Synthetic Immunotherapy: Programming Immune Cells with Novel and Sophisticated Logic Capabilities

Research output: Contribution to journalReview articlepeer-review

3 Scopus citations


The development of chimeric antigen receptor (CAR) T cells began as a means toward specific yet modular therapies against cancer. Recent advancements in several CAR T cell therapies show the promise of cellular immunotherapy in cancer treatment. CAR T cell therapy is still immature, however, and improvements are needed to fully realize its curative potential. The approved CAR T cells are designed with simple logic capabilities; an antigen sensor that, when bound to the target antigen, triggers costimulation domains and native T cell activation. This single-type sensor and native activation design, although capable, also has severe limitations. Reliance on a single-type sensor leads to unwanted toxicity toward antigen-expressing normal tissues, and unmodulated activation leads to unwanted cytokine toxicity. Synthetic biology (SB) offers a powerful solution to these limitations: modular receptors with customizable sensors and output behaviors that enable higher Boolean logic. SB T cells already have shown incredible capabilities, such as multiple-antigen discrimination and improved persistence. In light of these results, cellular immunotherapy may already be branching into a new subfield that we term here as “synthetic immunotherapy.” Here we review the current logic capabilities of CAR T cells, the resulting limitations, and the engineering undertaken to address these issues. We then discuss several tools of SB and show how SB CAR T cells pave the way for synthetic immunotherapy.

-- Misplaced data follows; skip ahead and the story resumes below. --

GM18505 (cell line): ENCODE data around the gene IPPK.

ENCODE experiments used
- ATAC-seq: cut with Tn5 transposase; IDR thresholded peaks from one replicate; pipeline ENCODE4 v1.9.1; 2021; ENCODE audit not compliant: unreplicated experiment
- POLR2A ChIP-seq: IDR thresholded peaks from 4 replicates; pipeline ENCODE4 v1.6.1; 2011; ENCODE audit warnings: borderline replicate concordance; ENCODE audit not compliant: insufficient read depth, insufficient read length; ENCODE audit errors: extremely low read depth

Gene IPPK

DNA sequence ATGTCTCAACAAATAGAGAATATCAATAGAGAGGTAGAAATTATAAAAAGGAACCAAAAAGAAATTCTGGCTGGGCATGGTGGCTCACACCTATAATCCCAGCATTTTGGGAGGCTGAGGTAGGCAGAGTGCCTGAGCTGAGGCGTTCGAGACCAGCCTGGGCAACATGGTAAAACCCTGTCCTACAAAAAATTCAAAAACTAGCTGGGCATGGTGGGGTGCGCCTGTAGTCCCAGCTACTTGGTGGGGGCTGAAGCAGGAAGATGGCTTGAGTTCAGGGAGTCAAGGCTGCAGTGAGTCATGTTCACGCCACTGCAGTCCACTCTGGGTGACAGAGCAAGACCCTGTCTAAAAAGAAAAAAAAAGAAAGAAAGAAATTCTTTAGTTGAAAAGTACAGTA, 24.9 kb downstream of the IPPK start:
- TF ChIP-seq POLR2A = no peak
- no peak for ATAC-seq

Original languageEnglish (US)
Pages (from-to)560-571
Number of pages12
JournalTransplantation and Cellular Therapy
Issue number9
StatePublished - Sep 2022


  • CAR T cell
  • Cell engineering
  • Cellular immunotherapy
  • Synthetic biology
  • Synthetic biology CAR T cell
  • Synthetic immunotherapy
  • Synthetic receptors

ASJC Scopus subject areas

  • Immunology and Allergy
  • Molecular Medicine
  • Hematology
  • Cell Biology
  • Transplantation


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